"The reader is first introduced to Henry Fleetwood of Penwortham from the painting of that worthy by Sir Godfrey Kneller, an amazing reproduction, by the way with its rich colors well set forth against a silver background. Within this individual folder the traditions of Fleetwood are clearly defined.
"Ten other similar folders are included in the presentation, each one creating its own distinctive atmosphere about a particular body style with the color keynote first discernible in the impressionistic cover sketches. Inside is portrayed the model itself in colors, accompanied by an exceedingly artistic word characterization, and on the adjoining page a more detailed description of its special features.
"With a proper appreciation of what interior decoration means to discriminating buyers, a sample of the upholstery material is included in each instance.
"Reflective of the atmosphere of elegance surrounding this unusual presentation is the very choice of words used in describing the various models.
"For example, the Cadillac Fleetway, all-weather phaeton: One’s motor car, being as it were a visible statement of one’s social status, it is no more than mete that the consummate elegance and artistic savoir faire should be commandeered for the purpose of properly reflecting individual prestige. Superior smartness of design, well modulated contours, urbane originality of color embellishment, superb opulence of upholstery, ultra-refinement of fittings; these impressive glamours bespeak in no uncertain terms the pre-eminence of the owner....
"Again in considering the Cadillac Fleetcrest, a transformable cabriolet, the reader learns: Exclusiveness is the keynote of this pre-eminently patrician cabriolet, with its full-leather rear quarter disdaining a window - an exclusiveness which seems to say, ‘Must I be on view as I fare through the town?’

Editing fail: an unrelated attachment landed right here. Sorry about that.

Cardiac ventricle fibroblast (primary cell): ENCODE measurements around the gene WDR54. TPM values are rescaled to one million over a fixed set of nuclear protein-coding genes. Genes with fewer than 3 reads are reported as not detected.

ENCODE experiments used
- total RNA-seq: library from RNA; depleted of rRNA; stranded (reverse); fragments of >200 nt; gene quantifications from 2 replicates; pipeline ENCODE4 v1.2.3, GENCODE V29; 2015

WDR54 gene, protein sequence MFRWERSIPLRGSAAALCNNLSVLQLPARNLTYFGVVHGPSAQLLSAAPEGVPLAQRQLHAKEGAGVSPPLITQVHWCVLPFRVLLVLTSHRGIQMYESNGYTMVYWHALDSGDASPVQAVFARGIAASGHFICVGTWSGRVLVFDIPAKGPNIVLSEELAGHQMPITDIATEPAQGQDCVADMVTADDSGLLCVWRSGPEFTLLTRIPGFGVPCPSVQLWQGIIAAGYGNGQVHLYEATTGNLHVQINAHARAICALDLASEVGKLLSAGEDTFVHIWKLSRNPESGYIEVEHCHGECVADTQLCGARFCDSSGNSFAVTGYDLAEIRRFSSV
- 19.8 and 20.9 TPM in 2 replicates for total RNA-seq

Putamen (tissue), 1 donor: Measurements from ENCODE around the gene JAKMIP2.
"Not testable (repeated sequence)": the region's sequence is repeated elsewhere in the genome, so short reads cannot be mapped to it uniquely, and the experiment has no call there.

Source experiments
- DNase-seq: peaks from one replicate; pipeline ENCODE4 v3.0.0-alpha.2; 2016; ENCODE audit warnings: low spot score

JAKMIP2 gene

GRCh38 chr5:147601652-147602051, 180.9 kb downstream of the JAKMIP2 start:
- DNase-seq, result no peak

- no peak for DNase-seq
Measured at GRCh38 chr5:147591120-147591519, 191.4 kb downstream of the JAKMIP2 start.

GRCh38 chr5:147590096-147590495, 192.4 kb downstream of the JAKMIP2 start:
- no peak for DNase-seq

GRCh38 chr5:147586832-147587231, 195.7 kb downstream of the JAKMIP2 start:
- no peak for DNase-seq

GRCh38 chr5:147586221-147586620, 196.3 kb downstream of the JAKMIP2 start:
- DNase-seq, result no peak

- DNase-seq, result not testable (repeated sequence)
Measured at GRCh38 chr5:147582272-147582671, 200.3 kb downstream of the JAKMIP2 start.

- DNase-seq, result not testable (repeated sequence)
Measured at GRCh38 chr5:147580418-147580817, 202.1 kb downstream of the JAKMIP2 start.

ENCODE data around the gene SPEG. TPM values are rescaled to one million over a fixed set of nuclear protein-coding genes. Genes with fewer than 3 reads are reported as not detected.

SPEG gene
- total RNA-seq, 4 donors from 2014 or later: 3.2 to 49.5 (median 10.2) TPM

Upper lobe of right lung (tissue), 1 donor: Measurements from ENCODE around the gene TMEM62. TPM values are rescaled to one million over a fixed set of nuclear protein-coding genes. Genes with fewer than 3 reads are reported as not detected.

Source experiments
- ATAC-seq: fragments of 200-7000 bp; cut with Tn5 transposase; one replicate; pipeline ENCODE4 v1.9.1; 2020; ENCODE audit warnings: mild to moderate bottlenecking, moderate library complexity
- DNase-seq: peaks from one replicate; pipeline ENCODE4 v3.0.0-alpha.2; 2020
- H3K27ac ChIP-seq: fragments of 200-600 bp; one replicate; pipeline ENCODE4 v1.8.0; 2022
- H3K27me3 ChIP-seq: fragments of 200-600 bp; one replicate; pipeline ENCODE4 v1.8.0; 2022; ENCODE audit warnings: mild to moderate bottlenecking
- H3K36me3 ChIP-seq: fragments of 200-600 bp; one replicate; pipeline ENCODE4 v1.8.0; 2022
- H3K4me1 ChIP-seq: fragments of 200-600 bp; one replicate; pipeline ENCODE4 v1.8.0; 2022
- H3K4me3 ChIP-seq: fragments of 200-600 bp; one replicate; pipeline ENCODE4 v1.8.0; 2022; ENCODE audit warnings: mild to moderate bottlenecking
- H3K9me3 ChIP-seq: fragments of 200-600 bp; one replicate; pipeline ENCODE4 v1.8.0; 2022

"Let my car speak for me...
"Advertising art it may be, but by reason of its artistic color effects, its choice English, its compelling layout, Mr. Henderson’s work deserves notice from connoisseurs in all branches of art. It deserves notice from the business world as evidence of the heights to which the printed sales message may go.
"There is no doubt, too, of its appreciation by those prospective car owners of refinement and wealth for whom it is intended. Along with other works of art it deserves a prominent position on their library tables.
"In conjunction with its expansion plans Fleetwood Body Corporation has established in Detroit an additional manufacturing unit to protect the increasing demand for Fleetwood bodies on the Cadillac and LaSalle chassis. The new unit will employ approximately 2000 men when in full operation.
"It occupies two four-story buildings, containing more than 635,000 square feet of floor space, both in the vicinity of the Cadillac plants in Detroit.
"The Company’s manufacturing facilities heretofore have been confined exclusively to Fleetwood, Pennsylvania. Establishment of the Detroit unit in no way alters the situation of the Pennsylvania plant. O.L. Currier will be resident manager.
"Since Fleetwood’s acquisition by the Fisher Corporation and the formation of the Fleetwood unit in 1925, the patronage accorded Fleetwood by Cadillac and LaSalle owners has heavily taxed the Pennsylvania facilities. As a result, it was decided to bring the building of custom bodies for these two cars into more intimate contact with the center of Cadillac-LaSalle manufacture.
"Demand for cars equipped with Fleetwood bodies has registered a strong growth in the last four years. The retail value of Fleetwood custom built cars produced by Cadillac alone is expected to exceed $10,000,000 for 1929. Started in 1925 to meet what was then believed would be only a limited market for its most exclusive clientele, Cadillac today is finding that its Fleetwood sales are assuming a larger and larger importance. They are currently running 12 times greater than four years ago.
"One of the unusual features in this exceptional growth is that Fleetwood's are being purchased not only in the larger centers of population by those persons who can afford the finest in motor car luxury and distinction, but are also being bought by the same type of leading families in smaller cities, towns and villages throughout the United States. Fleetwood sales have progressed with such rapidity that they now exceed the combined sales of all other manufacturers of custom-built bodies.”